4.10 The outcome of the disciplinary process was the issue of a verbal warning. The complainant’s appeal was heard by a senior store manager. The first issued considered was the complainant’s dyslexia. He states that there was no evidence that the complainant had previously informed the respondent of her dyslexia. He bases this finding on reviewing her file. He acknowledges that the complainant stated that she informed a named senior manager; the appeal manager does not appear to verify this with the named manager. While the outcome of the appeal was to overturn the disciplinary sanction, the senior store manager determined that performance management continue. The Current Store Manager gave evidence of her actions in this regard. As stated by the respondent, she gave cogent evidence. I, however, agree with the submission of the complainant that the fact of continuing with a performance management process initiated in a discriminatory fashion is also tainted. While the Current Store Manager said she would have initiated a performance process in these circumstances, this does not take account of the facts that the first issue on the agenda of both the Former Store Manager and in the disciplinary process was the complainant’s written fluency, in turn her disability.
4.11 I find that the complainant was subject to discriminatory treatment in the manner in which her written fluency was honed in on during the performance review and disciplinary process. It is the first issue raised by the Former Store Manager in her letter of the 7th January 2015. It is the first issue dealt with by the Disciplinary Manager at both disciplinary meetings. It is part of the reasoning for the issue of the verbal warning. This had the significant effect of weakening the complainant’s response to the wider performance issue. It was undeniable that there were errors in the complainant’s emails and documents. This was objective support for the other, much more subjective criticisms of the complainant during the initial performance review and subsequent disciplinary process. While the complainant succeeded in getting the warning overturned, she had to endure the disciplinary process, including being at odds with her employer over the referral to occupational health. The complainant wanted leeway in relation to spelling, in particular words not picked up on spell check (for example very similar words). Despite the success of her appeal, she continued to be the subject of a performance review process. It is not clear what loss or risk the respondent ever faced as a result of the complainant’s written errors. I have not seen the emails for which she is criticised. It is, of course, also unsatisfactory that the respondent proceeded with a disciplinary process in circumstances where the Former Senior Manager was not available to stand over her statement. Instead, the allegations were taken as true. A final comment is that the complainant gave uncontradicted evidence of her telling senior respondent management of her dyslexia, and of her good relationship with them. She also refers to positive appraisals from the SMD process. All this is absent from the respondent’s assessment of the complainant’s performance and her prospects in the SMD process. The fact of performance management and the disciplinary process threatened her participation in the SMD process and her advancement in the respondent (as evidenced by the letter of the 7th January 2015).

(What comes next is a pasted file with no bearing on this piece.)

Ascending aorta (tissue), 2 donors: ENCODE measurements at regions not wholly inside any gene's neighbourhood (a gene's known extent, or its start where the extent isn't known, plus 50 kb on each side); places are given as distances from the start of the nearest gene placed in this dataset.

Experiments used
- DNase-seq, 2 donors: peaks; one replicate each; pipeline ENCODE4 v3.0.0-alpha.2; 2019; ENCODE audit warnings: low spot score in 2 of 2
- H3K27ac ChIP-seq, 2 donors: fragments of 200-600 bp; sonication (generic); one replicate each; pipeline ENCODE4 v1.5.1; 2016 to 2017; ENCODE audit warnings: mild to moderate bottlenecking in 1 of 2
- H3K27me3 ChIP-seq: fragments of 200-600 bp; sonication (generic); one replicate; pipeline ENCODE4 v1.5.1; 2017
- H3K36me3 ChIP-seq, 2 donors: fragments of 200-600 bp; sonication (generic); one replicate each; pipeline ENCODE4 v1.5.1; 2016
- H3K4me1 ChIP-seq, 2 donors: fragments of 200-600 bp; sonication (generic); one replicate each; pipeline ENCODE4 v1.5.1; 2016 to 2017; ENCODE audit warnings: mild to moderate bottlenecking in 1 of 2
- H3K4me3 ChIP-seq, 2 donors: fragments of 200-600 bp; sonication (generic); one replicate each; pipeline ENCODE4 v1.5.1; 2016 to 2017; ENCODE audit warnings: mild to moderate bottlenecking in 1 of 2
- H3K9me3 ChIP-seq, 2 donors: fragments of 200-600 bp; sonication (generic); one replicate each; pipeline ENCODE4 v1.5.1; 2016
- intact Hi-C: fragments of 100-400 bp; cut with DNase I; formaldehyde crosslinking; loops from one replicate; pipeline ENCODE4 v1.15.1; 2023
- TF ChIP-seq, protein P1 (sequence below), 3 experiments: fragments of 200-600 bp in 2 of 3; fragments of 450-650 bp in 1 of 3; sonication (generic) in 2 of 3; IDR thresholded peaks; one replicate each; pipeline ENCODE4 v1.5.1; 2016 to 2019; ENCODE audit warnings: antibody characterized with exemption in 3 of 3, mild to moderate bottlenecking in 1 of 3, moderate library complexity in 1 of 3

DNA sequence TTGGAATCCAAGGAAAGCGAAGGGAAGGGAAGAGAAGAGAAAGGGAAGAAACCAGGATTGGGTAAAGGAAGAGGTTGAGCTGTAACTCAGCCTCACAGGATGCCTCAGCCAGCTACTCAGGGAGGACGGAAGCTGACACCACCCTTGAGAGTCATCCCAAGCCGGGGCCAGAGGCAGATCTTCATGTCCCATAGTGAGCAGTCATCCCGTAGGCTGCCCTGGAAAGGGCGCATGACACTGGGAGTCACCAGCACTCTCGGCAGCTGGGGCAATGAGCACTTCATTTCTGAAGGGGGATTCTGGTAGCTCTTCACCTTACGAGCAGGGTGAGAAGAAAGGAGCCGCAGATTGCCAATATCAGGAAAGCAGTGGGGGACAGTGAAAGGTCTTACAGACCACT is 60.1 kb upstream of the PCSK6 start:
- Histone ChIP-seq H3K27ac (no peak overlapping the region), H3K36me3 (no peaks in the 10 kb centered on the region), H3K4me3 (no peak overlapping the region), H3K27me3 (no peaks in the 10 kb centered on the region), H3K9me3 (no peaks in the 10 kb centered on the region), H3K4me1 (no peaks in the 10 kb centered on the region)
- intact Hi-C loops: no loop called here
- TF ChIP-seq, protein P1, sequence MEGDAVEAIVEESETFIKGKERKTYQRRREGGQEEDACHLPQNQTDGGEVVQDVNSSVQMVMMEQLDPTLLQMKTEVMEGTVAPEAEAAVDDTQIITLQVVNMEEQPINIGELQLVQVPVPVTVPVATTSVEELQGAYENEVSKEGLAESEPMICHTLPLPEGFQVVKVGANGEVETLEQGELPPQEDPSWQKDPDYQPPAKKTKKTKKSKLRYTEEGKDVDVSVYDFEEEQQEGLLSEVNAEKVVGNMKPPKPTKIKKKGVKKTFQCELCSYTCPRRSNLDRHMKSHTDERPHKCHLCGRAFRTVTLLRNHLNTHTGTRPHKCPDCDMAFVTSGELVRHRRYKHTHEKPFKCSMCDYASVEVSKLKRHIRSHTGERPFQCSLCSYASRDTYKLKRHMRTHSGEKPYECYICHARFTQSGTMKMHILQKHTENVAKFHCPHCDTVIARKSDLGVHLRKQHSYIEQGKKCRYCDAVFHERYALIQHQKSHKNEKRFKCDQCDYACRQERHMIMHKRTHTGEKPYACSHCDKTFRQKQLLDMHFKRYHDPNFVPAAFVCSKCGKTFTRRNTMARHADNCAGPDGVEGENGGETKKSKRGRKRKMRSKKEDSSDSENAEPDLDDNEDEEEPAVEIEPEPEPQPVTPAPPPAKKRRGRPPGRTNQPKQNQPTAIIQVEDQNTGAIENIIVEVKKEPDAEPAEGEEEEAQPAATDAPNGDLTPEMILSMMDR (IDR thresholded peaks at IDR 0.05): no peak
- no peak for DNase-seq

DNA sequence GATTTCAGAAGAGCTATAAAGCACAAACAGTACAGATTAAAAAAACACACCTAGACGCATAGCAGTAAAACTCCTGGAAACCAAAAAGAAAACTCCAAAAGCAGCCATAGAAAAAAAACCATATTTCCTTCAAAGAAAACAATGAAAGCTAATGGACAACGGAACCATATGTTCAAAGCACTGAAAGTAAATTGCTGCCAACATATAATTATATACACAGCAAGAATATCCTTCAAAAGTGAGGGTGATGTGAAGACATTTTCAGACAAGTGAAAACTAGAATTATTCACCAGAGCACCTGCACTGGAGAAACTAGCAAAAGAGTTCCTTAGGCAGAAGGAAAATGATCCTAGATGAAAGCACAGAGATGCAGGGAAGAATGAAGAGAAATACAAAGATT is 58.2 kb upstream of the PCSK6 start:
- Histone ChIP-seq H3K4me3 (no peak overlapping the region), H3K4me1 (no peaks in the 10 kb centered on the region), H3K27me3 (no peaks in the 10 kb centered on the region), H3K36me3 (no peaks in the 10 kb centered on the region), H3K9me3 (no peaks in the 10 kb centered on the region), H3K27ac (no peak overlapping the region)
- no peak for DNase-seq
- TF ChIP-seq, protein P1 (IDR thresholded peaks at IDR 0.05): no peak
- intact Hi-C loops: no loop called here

4.12 Having found that the complainant was subject to discrimination in the terms outlined above, and not subject to harassment and victimisation, I make the following findings in relation to redress. She is a longstanding employee of the respondent, and previously its predecessor. As noted, she gave uncontradicted evidence of previous good standing in the respondent, including in management positions and in the SMD process. I have found that discrimination occurred in the setting up of the disciplinary process, where her written communication was honed in on as the first criticism of her performance. I note that the complainant endured the disciplinary process, including being at odds with her employer regarding an occupational health assessment. I also note the evidence of the Current Store Manager. Taking these factors into account, I award redress of €13,000.
5.1 I have concluded my investigation of this complaint. Based on all of the foregoing, I find, pursuant to Section 79 of the Employment Equality Act, that the complainant was not the subject of acts of victimisation or harassment, but was the subject of discriminatory treatment on grounds of disability.
5.2 In accordance with Section 82 of the Act, I order the respondent pay to the complainant €13,000 in compensation. The award is redress for the infringement of the complainant’s statutory rights and, therefore, not subject to income tax as per Section 192A of the Taxes Consolidation Act (as amended).
Adjudication Officer / Equality Officer
13 December 2017